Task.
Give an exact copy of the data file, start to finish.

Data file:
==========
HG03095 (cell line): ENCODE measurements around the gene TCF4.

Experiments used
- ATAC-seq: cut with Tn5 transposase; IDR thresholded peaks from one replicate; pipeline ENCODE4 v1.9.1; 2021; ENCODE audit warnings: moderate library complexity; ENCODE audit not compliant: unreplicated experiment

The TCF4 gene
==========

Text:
HG03095 (cell line): ENCODE measurements around the gene TCF4.

Experiments used
- ATAC-seq: cut with Tn5 transposase; IDR thresholded peaks from one replicate; pipeline ENCODE4 v1.9.1; 2021; ENCODE audit warnings: moderate library complexity; ENCODE audit not compliant: unreplicated experiment

The TCF4 gene